It’s a refined vehicle, especially in the rear cabin. Noise levels have been cut even more thanks to the nine-speed automatic gearbox, which helps keep the revs low. The transmission is basically the same as that of the E-Class, with the gearing tweaked to give more low-end torque to cope with higher payloads.
It certainly responds well to being driven smoothly – heavy on the throttle and the engine growl makes itself known. There are four driving modes, switchable using a toggle switch on the centre console. These are Eco, Manual, Comfort and Sport. Eco promises optimised fuel economy, but at the expense of more sluggish throttle response, making for a heavy and uncomfortable drive. Sport is way too eager for this vehicle, leading to too many gear changes and harsh engine tone under acceleration.
As you might expect, Comfort is where it’s at – ride is soft and smooth, while the 9G-Tronic gearbox is optimised for slick upshifts as soon as the revs can handle the longer ratio. The V-Class is pretty nimble for a big vehicle, with a decent 11.8m turning circle, while ride is extremely solid, with minimal body roll in corners, even on the softest suspension settings.
Standard safety features include Crosswind Assist, derived from Mercedes trucks, which helps keep the V-Class on track in heavy crosswinds. A new Active Brake Assist system can now detect the risk of a collision with a vehicle driving in front and initially initiates a visual and acoustic warning. If the driver reacts, Active Brake Assist increases the brake pressure to suit the requirements of the situation. If the driver fails to react, the system initiates autonomous braking. In urban traffic the Active Brake Assist also reacts to stationary obstacles or pedestrians crossing.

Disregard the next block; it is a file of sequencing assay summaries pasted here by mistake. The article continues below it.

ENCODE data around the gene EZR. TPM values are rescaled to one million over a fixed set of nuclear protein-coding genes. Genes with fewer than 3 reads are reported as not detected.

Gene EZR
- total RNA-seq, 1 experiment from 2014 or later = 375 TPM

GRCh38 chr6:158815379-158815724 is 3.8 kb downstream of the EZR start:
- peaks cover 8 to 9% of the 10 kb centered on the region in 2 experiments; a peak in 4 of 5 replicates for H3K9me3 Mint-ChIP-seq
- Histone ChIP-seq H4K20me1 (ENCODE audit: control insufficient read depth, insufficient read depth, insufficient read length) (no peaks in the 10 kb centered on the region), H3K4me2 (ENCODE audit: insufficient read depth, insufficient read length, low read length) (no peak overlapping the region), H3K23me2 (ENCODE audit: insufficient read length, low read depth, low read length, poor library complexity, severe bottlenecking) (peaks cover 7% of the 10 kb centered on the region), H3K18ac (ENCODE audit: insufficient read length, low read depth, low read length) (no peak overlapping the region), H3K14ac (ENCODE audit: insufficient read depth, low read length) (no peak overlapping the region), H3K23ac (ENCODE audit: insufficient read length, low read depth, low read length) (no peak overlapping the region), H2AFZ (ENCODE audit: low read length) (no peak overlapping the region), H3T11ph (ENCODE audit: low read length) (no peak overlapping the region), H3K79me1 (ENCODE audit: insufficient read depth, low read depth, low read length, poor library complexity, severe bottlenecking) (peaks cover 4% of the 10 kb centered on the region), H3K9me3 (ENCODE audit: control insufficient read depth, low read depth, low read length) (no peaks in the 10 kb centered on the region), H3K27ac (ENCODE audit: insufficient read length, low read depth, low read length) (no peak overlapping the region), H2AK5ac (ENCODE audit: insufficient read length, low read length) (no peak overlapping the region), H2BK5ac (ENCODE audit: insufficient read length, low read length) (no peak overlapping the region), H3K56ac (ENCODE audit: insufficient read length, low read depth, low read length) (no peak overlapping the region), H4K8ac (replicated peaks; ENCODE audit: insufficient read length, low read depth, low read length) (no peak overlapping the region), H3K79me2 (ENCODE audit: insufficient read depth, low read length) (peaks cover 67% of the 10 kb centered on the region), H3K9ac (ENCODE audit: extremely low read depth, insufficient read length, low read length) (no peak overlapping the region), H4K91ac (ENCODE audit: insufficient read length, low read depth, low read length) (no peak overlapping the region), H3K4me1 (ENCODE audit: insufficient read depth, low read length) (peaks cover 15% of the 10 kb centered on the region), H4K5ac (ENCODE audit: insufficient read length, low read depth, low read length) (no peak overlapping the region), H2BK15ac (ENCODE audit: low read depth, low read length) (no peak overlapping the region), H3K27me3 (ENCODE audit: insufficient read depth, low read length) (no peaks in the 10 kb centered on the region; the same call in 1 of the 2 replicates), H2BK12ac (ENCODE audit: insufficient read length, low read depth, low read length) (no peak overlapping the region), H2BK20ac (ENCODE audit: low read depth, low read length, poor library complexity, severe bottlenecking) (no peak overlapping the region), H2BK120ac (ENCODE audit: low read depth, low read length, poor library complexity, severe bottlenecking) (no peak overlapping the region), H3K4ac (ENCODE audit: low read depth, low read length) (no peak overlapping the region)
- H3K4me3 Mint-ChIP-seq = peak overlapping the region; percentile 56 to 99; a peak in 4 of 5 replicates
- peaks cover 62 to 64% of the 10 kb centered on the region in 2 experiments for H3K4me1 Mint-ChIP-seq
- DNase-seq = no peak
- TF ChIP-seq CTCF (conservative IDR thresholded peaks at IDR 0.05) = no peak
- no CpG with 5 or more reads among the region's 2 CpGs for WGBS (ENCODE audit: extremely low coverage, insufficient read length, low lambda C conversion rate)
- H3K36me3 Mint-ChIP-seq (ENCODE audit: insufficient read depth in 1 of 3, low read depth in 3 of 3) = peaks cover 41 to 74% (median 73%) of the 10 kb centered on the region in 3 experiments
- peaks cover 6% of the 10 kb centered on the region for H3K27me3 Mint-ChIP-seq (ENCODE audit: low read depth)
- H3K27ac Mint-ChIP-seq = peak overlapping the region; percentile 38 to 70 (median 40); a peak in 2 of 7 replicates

Highbeam Assist Plus is also standard in the UK for the first time in the V-Class. In main-beam mode, Highbeam Assist Plus allows the driver to enjoy a permanent, broad illumination of the roadway without dazzling other road users. In the event of vehicles in front or oncoming traffic, the LEDs of the main-beam module are partially deactivated and thus create a U-shaped cut-out in the cone of light.
The V-Class has more competition than before – in particular, a new version of the VW Caravelle, while Vauxhall, Ford, Renault and Peugeot all have refreshed their seven-seater ranges in the past couple of years.
But it’s still the only luxury large MPV with a prestige badge, apart from its own less up-market stablemate, the Vito. And as a result, it has the luxury shuttle market more or less to itself.
The luxury upgrade from Viano to V-Class has only had minor tweaks, and it’s still a highly refined, extremely flexible people-carrier. Most of the upgrades are to the powertrain, with a much more efficient 2.0-litre diesel in place of the old 2.1, and two extra ratios in the gearbox, making a quieter and smoother drive.
We’d recommend you choose the longest body available – we tested the middle length of the three available, which offers more than 1,000 litres of luggage space. But the Extra-Long body takes that up to 1,400 litres – positively cavernous.
You’ll need to register a new V-Class this year if you’re in London – until the arrival of all-electric EQV versions in eth new year.
|1,950cc four-cylinder turbodiesel
|9G-Tronic 9-speed automatic
|163PS at 3,800rpm
|500Nm at 1,600-2,400rpm
|Combined fuel economy
|1,030 litres (7 seats)
|36 months /unlimited mileage